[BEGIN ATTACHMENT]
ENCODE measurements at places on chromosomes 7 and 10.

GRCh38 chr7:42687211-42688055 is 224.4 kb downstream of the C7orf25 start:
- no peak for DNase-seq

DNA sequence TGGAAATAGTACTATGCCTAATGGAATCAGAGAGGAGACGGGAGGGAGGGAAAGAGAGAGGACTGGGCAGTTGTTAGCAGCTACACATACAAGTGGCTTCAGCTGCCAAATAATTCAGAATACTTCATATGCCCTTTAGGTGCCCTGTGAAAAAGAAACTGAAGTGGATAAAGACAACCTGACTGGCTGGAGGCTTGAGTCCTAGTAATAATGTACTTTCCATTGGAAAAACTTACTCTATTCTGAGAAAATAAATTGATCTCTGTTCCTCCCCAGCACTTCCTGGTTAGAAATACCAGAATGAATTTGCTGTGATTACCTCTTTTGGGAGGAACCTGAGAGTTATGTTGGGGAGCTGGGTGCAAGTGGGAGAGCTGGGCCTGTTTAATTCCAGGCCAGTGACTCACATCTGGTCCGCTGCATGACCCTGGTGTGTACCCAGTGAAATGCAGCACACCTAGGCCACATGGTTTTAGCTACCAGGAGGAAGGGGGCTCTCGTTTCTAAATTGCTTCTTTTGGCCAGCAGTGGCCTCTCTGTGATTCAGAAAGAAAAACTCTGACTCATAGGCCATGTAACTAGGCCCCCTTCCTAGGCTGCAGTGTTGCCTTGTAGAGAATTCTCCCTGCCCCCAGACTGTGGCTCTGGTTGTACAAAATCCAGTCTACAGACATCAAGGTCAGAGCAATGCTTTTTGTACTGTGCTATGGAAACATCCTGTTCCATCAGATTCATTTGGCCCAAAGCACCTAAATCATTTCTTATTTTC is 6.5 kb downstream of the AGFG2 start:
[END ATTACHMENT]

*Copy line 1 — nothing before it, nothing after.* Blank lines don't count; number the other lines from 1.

ENCODE measurements at places on chromosomes 7 and 10.